Many side effects may be unpleasant, but are not harmful. Some side effects may get worse and some may get better with each cycle of treatment. Others may develop during the course of the treatment.

Some side effects need to be treated and some can be managed by anticipating them and controlling them in advance which lessens their effect.

Some side effects are more serious and it is important to contact your doctor if you are worried.

The good news is that cancer cells divide more rapidly than normal cells and are therefore more likely to be killed by chemotherapy.

More good news is that normal cells are also more able to recover than cancer cells and therefore most side effects are not permanent and will reverse once the treatment is finished.

Blood cell counts are done each time a new cycle of chemotherapy is started. This is usually done the day before the next treatment or very early on the same morning of the treatment. Sometimes a blood test will be done mid-cycle depending on the patient or the combination of drugs used.

The most common side effects and some of the agents that cause them:

Nausea/Vomiting (FEC, AC> CMF, Xeloda)

Drugs that help prevent against nausea are given before the combinations that cause this. Medication is also given to take home for a few days after treatment too. Different drugs work for different people and it may be necessary to try more than one antiemetic before you get relief.  It is important not to give up – if the prescribed antiemetic is not effective, work with your doctor and nurse to find the one that works best for you.

Diarrhoea/ Constipation (all, but especially Xeloda, Vinorelbine)

The irritation of the lining of the bowel may lead to diarrhoea. This can often be managed with dietry changes but may require medication. Drinking lots of fluids is important to help replace losses.

Chemotherapy may cause some people to become constipated.  Others may become constipated because they are less active than before, because of diet changes, or from pain medication they may be taking.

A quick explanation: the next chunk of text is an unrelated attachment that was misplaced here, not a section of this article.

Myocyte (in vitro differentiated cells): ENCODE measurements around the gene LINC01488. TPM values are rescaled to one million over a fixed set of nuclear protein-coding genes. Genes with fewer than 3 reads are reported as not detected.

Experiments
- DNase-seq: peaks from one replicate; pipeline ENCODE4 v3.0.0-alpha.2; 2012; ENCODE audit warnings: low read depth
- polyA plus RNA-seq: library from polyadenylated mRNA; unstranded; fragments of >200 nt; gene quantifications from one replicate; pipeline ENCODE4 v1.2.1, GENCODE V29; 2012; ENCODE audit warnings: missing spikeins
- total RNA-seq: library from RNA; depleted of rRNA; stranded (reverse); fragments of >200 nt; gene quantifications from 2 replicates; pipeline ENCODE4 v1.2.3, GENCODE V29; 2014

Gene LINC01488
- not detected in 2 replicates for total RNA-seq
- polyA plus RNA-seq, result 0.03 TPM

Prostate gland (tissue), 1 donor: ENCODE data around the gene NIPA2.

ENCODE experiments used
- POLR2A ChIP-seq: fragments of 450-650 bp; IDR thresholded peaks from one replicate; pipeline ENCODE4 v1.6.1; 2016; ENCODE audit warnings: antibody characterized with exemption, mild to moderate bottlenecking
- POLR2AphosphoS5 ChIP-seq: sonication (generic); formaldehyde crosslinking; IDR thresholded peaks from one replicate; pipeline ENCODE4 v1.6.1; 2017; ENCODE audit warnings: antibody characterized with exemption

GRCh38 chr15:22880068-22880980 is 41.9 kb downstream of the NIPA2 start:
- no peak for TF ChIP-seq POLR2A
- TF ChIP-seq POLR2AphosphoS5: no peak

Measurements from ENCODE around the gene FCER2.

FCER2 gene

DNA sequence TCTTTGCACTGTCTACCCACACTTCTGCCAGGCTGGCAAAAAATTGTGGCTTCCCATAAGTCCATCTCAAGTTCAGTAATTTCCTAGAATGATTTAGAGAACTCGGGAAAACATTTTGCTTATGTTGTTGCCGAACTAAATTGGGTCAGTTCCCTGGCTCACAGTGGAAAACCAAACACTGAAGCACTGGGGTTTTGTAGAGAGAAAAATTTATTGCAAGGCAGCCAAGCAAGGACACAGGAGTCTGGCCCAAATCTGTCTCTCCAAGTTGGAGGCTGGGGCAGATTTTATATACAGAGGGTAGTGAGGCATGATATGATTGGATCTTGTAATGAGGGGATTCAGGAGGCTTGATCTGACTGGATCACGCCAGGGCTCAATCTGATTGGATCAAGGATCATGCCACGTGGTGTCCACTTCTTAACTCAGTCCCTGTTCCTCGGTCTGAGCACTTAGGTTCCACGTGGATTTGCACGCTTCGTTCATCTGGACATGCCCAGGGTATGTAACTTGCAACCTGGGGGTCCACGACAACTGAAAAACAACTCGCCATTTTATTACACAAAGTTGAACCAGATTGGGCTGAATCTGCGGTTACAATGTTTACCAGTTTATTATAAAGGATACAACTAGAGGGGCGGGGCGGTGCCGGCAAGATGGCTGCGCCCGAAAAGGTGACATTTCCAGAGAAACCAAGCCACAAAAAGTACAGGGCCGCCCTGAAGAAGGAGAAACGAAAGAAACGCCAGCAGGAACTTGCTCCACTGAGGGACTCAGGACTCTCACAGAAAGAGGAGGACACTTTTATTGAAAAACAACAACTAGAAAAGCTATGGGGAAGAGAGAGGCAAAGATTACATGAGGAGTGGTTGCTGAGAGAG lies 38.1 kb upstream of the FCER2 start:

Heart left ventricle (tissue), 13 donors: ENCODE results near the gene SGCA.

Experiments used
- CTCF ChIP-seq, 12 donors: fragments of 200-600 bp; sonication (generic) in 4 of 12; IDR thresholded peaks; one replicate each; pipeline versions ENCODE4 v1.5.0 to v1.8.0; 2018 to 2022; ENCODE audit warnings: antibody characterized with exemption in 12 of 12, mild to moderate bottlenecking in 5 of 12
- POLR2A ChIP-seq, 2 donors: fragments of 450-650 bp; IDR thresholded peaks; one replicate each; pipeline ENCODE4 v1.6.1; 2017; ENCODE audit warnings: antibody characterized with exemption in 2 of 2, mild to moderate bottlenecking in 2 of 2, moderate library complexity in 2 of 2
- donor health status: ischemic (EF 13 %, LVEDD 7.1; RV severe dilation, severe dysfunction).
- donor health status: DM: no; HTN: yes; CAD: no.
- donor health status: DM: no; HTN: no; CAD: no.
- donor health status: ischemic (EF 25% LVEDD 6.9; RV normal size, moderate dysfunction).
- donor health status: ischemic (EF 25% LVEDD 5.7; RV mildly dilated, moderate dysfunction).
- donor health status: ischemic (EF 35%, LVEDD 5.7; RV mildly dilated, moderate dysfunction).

Mouth sores and ulcers (all)

The cells lining the mouth may be affected and the mouth may be sensitive or develop small ulcers. Sometimes changes or loss of taste can occur which recovers once treatment is completed.

Lower blood cell counts (FEC,AC, CMF, Gemcitabine,Vinorelbine,)

This occurs because the chemotherapy drugs affect the bone marrow. The bone marrow makes white blood cells, red blood cells and platelets. The levels of these blood cell counts are checked regularly during treatment.

Low white cell counts (FEC, AC, CMF)– white blood cells help fight infection. If you have a severe infection and your white cell count is very low, it could be life threatening and may require hospitilisation. It is important to contact your treating doctor if your temperature goes above 38degC.

Low red cell counts (FEC,AC, CMF,Taxol, Gemcitabine)– red blood cells carry oxygen to the cells. If the count goes down you may become anaemic which will result in you feeling tired and breathless. If severe, you may need a blood transfusion.

Low platelets (Gemcitabine)– platelets help blood to clot. If the count goes down you may bruise easily.

Tiredness/Fatigue (all)

Fatigue is a common side-effect of chemotherapy and can range from mild lethargy to feeling completely wiped out.  It is not always due to a low red cell count (anaemia). It can be a deep tiredness that does not get better from sleep and tends to be worse at the beginning and end of a treatment cycle but may persist for 6 months to a year after treatment.

Hair loss (FEC,AC) Hair thinning (CMF,Taxol, Vinorelbine)

Some chemotherapy combinations (such as AC, FEC, CAF) make all hair fall out both on the head and the rest of the body.